“Architects will always evolve. I’ve no idea where we’ll take the next record. Every idea that’s flying around is different to what we’ve done before and whatever we’re doing now. We always keep it pretty dark, we won’t be releasing a pop punk album any time soon. I dunno if it’d ever work, but I love Bob Dylan and The Beatles… that psychedelic world. I’d love to do something like that eventually.”

Hammer: Have you ever thought about doing solo stuff?

“I’m so focused on Architects I don’t ever want to be looking elsewhere. After the last record I messed around with some friends, and we started on some stuff but it’s never anything serious. Who knows? In the future it could be a fun thing to do.”

What needs to happen for Architects to do a happy song? Jo Fleischer, Twitter

“Man United to start winning the league. Jeremy Corbyn to be Prime Minister. The whole world to go vegan. Complete world peace.”

Was it a challenge joining a band that already existed? Did you have your own style at first, or were you trying to keep up what Architects were doing before you joined? David Haze, Facebook

“Thanks, David. Not many people realise I wasn’t in the original [line-up]. Thanks for ruining the myth! I joined on their first UK headline tour; I came onstage and sang the last song [with previous vocalist Matt Johnson] every night, so they were introducing me as being the new vocalist. I was a little shithead. I was just so full of energy. I wanted to climb and jump off shit and be annoying and in people’s faces.”

Hammer: How did you develop your distinctive singing style?

“Pronunciation is a big thing. I don’t want to just sound like a monster, because I’m passionate and annoyed and pissed off, but I’ve always wanted you to hear what I’m saying. I’ve also looked after my voice. I’ve always done warm-ups and been very strict in that I have a tea before going onstage.”

Do you agree with Willow Smith that metal has been gatekept by old white men for too long? St Eve, Twitter

“Yes. For years I wanted to wear a little bit of make-up, express myself and put on a show. But I didn’t do it for ages because I was like, ‘People are gonna take the piss out of me and I don’t want that.’ And then they did. Not only were people horrible, they were using homophobic slurs as an insult. I felt like this scene when I was growing up and when I was in school was such an inclusive scene for the outcasts. How did it become this world where it’s like, ‘You can’t do that if you’re a woman… You can’t do that if you’re gay’. Like, what the fuck? There’s a lot of gatekeeping around artistic freedom.”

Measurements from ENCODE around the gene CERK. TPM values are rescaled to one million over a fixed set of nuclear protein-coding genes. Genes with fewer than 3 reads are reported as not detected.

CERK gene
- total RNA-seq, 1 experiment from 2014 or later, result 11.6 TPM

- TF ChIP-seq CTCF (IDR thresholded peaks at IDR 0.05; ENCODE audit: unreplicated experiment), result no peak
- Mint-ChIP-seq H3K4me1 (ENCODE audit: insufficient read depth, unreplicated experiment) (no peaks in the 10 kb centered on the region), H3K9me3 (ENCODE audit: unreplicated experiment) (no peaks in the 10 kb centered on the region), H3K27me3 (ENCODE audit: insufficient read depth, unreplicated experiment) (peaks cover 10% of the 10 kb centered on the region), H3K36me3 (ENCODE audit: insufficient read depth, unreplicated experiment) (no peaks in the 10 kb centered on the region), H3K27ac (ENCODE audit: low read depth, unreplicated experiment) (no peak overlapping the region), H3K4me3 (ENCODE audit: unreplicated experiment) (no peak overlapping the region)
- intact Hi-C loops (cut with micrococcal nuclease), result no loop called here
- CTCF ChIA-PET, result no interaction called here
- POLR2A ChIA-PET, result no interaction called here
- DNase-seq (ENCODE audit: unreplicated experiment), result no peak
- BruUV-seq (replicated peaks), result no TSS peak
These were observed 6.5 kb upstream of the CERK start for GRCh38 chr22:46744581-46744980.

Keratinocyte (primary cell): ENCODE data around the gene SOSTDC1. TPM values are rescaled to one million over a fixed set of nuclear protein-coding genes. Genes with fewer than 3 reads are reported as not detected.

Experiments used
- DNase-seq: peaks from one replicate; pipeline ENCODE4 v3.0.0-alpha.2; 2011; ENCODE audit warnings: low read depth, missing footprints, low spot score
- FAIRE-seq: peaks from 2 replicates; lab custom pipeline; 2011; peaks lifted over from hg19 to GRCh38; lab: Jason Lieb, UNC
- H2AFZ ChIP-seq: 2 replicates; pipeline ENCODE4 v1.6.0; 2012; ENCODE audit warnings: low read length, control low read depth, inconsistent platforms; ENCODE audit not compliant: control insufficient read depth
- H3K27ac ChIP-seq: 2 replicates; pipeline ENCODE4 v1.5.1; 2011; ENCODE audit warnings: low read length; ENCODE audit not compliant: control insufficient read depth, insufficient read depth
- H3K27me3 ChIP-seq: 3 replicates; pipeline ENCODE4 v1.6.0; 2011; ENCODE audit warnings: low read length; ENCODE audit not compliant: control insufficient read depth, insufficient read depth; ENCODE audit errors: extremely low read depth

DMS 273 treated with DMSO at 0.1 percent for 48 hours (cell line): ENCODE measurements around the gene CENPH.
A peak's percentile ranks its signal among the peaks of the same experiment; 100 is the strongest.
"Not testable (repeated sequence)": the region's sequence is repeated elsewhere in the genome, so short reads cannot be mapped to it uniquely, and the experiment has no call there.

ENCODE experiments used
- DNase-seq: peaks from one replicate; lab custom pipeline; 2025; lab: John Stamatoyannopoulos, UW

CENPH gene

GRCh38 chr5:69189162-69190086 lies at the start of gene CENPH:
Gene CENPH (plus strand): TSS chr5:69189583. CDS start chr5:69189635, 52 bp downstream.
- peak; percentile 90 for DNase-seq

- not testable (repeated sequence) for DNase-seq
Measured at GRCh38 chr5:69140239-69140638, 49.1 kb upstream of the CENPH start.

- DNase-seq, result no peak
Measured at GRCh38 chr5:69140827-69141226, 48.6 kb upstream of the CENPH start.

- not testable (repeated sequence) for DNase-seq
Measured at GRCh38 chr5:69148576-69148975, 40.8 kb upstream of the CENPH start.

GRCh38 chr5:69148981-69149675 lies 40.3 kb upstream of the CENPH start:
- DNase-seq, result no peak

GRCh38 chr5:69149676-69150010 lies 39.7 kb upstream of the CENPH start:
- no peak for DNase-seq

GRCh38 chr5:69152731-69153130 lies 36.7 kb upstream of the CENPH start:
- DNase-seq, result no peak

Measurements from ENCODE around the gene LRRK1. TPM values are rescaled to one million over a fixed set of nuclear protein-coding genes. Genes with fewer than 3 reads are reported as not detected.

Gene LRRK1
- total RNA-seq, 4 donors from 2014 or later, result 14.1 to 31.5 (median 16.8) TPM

Would you do another collaboration with Oli Sykes from BMTH? Eleni 57, Twitter

“Yeah, Oli’s great. He’s so driven. I’d love to collaborate with him again.”

Who is the maddest band you’ve toured with? Sarah Hayes, Facebook

“Crossfaith. We toured with them and they were party animals. Jack Daniel’s all day. They try to get you to start drinking and you’re like, ‘Nah, man, I’m going for a run. It’s not even 5pm.’ If I don’t eat before I drink I’ll be sick. I remember leaving venues in the van and some of Crossfaith were climbing up and dancing on the roof. They’re fucking great people, but my god.”

What do you think it takes for a British band to break America these days? Derek Dolorosa, Facebook

“Sorry, Derek. You’ve got about 15 years’ worth of touring to get that going. It’s the place that’s took the longest for us. We’ve gone there and lost so much money, but those tours are two of my favourite memories. If you wanna do it, don’t give up. Just keep going.”

Do we need a Warped Tour equivalent in 2023? Who would you book? Ben Willis, email

“I don’t know if we need that to come back but us, Bring Me, Turnstile, Bury Tomorrow, While She Sleeps, Heriot, Loathe… The list goes on.” 

The Classic Symptoms Of A Broken Spirit is out now via Epitaph

Danniii Leivers writes for Classic Rock, Metal Hammer, Prog, The Guardian, NME, Alternative Press, Rock Sound, The Line Of Best Fit and more. She loves the 90s, and is happy where the sea is bluest.